Ok I know social media is not the place for this kind of topic, but I can’t keep my heart in my chest and my words in my head. If I don’t let them out I will explode. Consider this for me as much as it is for anyone.
I honestly didn’t think I would be affected as deeply as I am by this election. Probably because I am a straight white male, and my life wouldn’t change much no matter who won. But I have been shaken. Not by Trump, necessarily. Yes he repeatedly offended me and the people I love, but I think that he has the potential to do a good job, if he listens more than he talks. I have been troubled by his support from people who really really hate other people. I understand there is frustration with the current political climate, and the system that many feel overlooked in. I can sympathize with those who feel that Trump is the way to get back at the weak liberal nonsense that is so “un-american” (btw the diversity of political ideals is what makes democracy great, not weak. Liberal Americans are just as American as Conservative Americans. But, that’s a different discussion). What I want to talk about is the Church.
The Church. Where do we stand?
I love Jesus, I love the Church. I am deeply committed to God’s Kingdom being moved forward in radical ways. God chose to use His Church to bring the good news to the world. The problem is the world has no idea what the good news is by watching us. What the world sees is a religious establishment ready to condemn, demonize, alienate, mock and bully the weak in society. Is that the good news of Jesus? Is that the message of the Kingdom of God? Where we seek justice, love mercy, protect the widow and orphan, and those cast out of society?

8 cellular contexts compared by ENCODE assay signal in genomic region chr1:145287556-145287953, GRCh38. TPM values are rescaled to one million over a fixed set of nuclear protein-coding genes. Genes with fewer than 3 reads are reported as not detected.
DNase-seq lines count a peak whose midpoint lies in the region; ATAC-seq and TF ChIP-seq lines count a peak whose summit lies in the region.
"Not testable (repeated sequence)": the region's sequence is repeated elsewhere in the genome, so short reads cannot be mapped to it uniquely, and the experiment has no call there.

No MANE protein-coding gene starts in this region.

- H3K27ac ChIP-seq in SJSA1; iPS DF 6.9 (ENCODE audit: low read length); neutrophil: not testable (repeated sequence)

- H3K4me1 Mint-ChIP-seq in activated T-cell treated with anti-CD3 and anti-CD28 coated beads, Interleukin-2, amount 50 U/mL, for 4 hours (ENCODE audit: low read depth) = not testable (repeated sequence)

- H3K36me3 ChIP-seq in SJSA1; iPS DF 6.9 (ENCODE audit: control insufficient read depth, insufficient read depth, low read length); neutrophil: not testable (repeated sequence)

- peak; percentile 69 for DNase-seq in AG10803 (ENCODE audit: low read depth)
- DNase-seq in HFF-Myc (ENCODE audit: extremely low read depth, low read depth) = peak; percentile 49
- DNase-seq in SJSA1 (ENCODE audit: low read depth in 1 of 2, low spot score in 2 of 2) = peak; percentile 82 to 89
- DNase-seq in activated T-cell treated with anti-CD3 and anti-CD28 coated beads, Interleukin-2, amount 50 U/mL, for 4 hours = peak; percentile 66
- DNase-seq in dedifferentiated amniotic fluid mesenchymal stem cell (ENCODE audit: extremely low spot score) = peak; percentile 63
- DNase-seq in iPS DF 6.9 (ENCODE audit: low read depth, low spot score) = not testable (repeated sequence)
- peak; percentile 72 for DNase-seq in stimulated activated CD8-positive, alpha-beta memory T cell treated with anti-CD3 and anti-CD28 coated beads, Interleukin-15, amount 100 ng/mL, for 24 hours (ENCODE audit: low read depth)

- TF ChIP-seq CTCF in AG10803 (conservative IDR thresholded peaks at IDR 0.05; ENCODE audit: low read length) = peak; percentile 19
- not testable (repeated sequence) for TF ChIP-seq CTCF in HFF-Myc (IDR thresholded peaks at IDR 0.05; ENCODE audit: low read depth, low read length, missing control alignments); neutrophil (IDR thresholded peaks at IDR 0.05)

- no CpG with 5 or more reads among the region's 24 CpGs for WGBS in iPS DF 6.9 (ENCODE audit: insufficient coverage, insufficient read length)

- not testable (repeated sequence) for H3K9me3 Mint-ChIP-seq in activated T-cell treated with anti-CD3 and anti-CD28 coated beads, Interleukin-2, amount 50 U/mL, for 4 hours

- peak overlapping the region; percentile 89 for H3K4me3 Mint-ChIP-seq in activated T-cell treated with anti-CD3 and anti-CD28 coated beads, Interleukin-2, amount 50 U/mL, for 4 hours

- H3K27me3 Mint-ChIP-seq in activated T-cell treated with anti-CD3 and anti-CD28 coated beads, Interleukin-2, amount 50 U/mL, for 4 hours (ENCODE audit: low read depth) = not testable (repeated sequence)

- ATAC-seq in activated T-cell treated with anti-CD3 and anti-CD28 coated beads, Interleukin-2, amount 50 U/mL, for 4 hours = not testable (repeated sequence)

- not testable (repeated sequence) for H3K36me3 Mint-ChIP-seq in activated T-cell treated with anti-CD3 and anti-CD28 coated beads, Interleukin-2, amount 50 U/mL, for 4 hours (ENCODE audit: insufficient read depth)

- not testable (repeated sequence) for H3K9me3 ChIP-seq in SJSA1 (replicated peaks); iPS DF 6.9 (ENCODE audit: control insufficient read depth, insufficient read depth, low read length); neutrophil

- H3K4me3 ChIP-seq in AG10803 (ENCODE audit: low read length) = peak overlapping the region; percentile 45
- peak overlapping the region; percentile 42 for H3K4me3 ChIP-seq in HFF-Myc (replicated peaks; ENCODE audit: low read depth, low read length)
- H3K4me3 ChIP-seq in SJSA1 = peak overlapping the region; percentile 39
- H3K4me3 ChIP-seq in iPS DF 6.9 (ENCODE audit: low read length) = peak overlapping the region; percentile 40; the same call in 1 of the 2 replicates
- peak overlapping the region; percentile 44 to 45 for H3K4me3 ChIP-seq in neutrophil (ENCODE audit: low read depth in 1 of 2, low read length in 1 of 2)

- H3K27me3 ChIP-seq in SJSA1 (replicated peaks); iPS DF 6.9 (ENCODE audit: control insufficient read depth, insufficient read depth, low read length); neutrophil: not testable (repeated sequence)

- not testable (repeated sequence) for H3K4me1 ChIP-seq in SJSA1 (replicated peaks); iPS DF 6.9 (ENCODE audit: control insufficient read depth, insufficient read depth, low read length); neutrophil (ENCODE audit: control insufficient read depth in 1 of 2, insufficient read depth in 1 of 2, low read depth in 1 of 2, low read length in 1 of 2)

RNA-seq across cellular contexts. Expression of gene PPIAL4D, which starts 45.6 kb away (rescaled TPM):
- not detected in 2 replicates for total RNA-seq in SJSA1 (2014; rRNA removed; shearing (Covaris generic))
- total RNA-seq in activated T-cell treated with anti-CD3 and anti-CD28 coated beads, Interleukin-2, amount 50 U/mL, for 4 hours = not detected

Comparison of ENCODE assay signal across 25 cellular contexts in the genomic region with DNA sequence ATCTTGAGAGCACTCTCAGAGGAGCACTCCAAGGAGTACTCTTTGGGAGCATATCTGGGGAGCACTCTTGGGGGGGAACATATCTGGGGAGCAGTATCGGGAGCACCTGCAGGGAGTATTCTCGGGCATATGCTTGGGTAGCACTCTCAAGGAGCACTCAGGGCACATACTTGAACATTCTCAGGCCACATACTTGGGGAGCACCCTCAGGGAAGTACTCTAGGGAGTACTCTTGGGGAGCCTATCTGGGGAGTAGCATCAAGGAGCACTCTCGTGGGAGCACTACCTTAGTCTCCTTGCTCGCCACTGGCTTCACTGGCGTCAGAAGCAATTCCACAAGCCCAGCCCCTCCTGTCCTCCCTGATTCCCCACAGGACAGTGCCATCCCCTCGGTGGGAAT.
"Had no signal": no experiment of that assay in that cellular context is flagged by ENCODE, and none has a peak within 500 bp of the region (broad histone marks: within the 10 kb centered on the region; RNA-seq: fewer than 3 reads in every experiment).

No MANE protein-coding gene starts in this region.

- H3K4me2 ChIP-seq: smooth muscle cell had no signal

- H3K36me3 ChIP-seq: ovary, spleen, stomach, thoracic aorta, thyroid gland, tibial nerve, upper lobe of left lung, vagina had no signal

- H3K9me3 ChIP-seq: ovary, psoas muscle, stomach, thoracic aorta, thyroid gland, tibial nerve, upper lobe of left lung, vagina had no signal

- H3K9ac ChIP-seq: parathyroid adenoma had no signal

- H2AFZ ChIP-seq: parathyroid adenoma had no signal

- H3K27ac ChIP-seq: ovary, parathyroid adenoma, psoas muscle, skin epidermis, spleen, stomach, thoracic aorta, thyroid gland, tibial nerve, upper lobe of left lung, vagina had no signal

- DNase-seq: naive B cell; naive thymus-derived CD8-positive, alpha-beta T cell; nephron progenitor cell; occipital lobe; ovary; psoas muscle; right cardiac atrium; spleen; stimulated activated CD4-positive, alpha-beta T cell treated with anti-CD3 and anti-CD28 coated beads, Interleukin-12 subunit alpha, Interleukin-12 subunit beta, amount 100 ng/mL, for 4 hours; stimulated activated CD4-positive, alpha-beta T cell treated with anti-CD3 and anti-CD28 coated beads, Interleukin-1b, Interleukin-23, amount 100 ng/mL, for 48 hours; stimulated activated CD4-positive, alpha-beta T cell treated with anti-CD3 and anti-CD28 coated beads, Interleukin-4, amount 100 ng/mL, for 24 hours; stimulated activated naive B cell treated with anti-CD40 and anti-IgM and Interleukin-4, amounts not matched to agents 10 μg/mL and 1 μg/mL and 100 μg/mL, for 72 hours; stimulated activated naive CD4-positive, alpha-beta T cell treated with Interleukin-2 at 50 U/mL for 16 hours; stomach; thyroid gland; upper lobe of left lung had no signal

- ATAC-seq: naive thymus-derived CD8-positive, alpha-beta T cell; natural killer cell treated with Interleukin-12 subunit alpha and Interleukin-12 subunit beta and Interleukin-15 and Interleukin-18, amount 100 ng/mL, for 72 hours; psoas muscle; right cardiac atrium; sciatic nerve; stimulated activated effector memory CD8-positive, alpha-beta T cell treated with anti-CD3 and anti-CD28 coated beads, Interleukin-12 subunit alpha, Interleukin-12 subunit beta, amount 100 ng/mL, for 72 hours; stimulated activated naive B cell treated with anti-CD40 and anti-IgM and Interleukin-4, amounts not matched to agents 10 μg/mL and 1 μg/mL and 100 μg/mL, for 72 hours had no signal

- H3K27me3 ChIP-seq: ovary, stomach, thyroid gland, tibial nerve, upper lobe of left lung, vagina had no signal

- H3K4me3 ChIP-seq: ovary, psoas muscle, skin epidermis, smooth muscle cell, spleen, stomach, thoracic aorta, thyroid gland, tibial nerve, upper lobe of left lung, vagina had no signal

We now are in a dangerous place. Literally and metaphorically. We have targets on our back. Not in the good way, as Jesus said, when we follow His way of life (peace, grace, hope, generosity, forgiveness, love for the outcast) the World will find us weird and want us to stop. We have a target on our backs because of a political scenario that painted all of us with the character traits of one man. One broken, sinful man (just like the rest of us).
Now I don’t care who you voted for. It doesn’t matter. Simply because Trump got the Evangelical vote, the world sees us the way they see him. According to non-Christians, and our even our liberal brothers and sisters, we now all support racism, sexism, fear, hate, discrimination, the list of awful things goes on.
Already there have been reports of violence, sexual abuse, bullying, white supremacy chanting all in celebration of Trump’s victory. I know that’s not a reflection of all Trump supporters, but according to the world, it is. And why wouldn’t they make that assumption? These are all things that Trump has demonstrated, and the Evangelical voters didn’t think were big enough reasons to not support him. I don’t think Trump created these problems and people, but his election removed the fear of those people acting on their impulses. “Why shouldn’t I do that? The president does it.”